There’s a great argument from the desk of the Washington Post’s editorial board today on the Supreme Court’s decision on the Clean Water Act. (If you want to read a good synopsis of the decision, check out the one by Linda Greenhouse).
The Post’s op-ed points to the danger lurking beneath the still waters of the wetlands decision. While Justice Kennedy’s decision temporarily spared our water from a private sector onslaught, it cannot hide the vitriolic opinion written by Justice Scalia.
The Post puts it best: “The bloc favoring a harder-line approach to environmental enforcement could be among the more dangerous features of the new Roberts Court.
The reason I wanted to highlight this op-ed is because we could very well see another consequence of this dangerous feature in the upcoming decision on Massachusetts v. Environmental Protection Agency, which will decide whether or not the President of the United States has an obligation to regulate carbon dioxide to combat global warming. The Supreme Court announced today that it will take the case.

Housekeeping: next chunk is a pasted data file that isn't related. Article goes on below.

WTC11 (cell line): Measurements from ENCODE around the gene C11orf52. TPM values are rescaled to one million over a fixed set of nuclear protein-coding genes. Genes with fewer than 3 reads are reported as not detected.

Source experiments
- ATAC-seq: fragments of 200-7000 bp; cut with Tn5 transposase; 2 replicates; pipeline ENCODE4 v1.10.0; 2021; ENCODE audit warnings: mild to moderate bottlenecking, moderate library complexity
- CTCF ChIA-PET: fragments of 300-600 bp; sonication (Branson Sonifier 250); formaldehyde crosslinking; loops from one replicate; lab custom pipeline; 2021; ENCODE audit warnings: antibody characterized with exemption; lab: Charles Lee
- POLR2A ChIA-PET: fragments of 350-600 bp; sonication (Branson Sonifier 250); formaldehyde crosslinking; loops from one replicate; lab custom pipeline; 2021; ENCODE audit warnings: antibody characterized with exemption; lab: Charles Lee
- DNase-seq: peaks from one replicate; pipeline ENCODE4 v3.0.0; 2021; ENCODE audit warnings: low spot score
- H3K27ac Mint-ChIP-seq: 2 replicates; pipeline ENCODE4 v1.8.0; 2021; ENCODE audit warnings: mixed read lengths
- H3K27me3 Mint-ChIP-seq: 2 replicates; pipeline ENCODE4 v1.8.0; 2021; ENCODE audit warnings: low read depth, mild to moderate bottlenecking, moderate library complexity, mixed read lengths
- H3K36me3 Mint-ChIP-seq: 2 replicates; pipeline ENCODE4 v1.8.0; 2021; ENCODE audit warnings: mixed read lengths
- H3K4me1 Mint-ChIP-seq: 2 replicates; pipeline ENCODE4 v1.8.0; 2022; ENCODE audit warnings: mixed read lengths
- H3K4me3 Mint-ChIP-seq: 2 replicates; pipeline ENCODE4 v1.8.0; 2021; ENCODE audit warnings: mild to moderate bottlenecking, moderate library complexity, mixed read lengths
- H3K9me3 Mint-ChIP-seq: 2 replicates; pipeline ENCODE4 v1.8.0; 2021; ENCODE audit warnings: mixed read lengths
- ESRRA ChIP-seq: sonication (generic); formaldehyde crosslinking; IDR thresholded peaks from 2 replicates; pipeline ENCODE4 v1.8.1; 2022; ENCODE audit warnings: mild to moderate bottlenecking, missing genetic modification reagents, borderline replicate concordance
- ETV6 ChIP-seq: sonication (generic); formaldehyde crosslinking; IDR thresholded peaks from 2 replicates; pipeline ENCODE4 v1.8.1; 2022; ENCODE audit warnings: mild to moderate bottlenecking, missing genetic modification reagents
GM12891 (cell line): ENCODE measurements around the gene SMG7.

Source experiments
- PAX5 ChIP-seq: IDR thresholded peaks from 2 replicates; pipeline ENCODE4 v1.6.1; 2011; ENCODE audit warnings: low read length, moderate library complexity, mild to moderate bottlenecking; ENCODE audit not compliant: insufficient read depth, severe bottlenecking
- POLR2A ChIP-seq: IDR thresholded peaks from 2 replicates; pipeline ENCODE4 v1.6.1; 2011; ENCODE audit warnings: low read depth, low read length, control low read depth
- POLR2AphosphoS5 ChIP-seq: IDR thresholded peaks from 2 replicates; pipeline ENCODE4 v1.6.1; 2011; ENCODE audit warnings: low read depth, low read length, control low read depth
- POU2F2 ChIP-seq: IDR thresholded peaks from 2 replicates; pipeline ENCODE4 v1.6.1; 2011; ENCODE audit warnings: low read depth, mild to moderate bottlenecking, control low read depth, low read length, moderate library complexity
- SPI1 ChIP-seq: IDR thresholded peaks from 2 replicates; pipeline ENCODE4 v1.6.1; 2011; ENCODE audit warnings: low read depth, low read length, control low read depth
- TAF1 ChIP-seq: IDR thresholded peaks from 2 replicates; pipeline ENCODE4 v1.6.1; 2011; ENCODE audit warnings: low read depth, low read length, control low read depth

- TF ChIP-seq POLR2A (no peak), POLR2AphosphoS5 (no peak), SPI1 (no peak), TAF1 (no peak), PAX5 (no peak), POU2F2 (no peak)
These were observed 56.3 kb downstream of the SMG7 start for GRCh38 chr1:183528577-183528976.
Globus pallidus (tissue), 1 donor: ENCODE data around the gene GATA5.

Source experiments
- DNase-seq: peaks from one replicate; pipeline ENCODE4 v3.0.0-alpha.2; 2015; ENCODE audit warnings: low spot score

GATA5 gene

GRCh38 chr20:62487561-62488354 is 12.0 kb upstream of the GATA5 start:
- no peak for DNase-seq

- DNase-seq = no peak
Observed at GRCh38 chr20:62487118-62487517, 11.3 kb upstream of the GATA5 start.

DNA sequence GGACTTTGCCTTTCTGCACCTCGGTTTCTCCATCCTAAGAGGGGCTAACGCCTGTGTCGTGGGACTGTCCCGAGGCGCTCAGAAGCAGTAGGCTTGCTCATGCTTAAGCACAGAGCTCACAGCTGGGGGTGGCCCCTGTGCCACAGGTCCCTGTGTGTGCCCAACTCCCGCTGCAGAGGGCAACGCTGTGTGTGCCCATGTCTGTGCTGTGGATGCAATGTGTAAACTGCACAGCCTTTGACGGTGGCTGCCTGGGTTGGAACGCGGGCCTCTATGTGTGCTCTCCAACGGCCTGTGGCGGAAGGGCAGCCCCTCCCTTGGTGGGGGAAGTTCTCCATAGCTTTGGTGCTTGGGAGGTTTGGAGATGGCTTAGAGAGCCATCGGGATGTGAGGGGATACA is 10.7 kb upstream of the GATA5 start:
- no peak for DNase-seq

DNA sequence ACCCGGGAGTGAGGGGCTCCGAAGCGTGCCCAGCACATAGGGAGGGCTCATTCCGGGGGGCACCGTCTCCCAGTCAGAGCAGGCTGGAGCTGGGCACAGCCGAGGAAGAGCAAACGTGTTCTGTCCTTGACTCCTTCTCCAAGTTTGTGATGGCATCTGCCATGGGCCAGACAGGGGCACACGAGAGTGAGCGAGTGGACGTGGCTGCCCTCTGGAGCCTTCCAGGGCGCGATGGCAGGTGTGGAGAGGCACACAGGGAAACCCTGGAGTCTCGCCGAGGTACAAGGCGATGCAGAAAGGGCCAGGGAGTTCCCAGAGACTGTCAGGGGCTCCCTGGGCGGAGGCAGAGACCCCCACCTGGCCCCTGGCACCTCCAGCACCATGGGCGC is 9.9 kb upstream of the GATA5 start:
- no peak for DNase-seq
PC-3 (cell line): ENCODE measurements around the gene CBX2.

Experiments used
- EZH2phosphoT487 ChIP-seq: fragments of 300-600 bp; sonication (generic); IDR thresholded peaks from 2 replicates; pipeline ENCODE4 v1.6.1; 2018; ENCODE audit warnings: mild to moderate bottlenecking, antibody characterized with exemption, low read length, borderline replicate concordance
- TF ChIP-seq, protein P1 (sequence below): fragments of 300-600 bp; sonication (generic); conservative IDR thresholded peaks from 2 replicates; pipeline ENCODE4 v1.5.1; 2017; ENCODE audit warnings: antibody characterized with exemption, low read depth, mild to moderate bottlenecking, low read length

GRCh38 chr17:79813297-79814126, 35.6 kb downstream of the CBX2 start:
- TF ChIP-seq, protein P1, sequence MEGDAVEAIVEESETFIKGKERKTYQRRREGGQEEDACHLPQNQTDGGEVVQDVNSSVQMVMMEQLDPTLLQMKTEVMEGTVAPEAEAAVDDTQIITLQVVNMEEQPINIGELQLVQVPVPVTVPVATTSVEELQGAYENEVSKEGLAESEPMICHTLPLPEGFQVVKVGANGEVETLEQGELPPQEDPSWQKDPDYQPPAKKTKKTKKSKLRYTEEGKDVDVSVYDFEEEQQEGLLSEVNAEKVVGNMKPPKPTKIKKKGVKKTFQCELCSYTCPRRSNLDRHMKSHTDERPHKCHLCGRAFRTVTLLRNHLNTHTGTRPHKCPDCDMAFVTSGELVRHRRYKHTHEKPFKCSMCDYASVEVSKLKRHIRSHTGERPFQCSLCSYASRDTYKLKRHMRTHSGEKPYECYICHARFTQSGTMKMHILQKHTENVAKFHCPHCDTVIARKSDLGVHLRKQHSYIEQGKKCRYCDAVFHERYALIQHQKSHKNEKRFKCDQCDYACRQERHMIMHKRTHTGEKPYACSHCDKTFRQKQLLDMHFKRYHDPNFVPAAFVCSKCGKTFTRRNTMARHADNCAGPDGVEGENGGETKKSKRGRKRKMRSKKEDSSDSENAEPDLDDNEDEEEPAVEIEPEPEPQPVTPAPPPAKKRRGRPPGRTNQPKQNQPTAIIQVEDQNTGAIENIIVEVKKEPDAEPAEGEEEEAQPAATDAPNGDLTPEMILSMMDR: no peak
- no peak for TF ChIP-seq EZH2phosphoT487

Justice Stevens, who graduated from the College in 1941, wrote a scalding dissent of the same opinion.
Stevens lambasted the group of four justices (Scalia, Thomas, Roberts, and Alito) becuase they “disregard[ed] the deference it owes the executive” as well as “its own obligation to interpret laws rather than to make them.”
I wonder if Stevens learned to write like that at the UofC, or if his skills were honed ripping on majority opinions for years in the Rehnquist court. I fear that censorious pen of his will be used frequently in the next few years.
One of my favorite of Stevens’s dissenting opinions is from Texas v. Johnson, in which he denies that burning an American flag is protected under the First Amendment (a position with which, by the way, I vehemently disagree). For the record, I like it not just because he gives a shout out to Lincoln.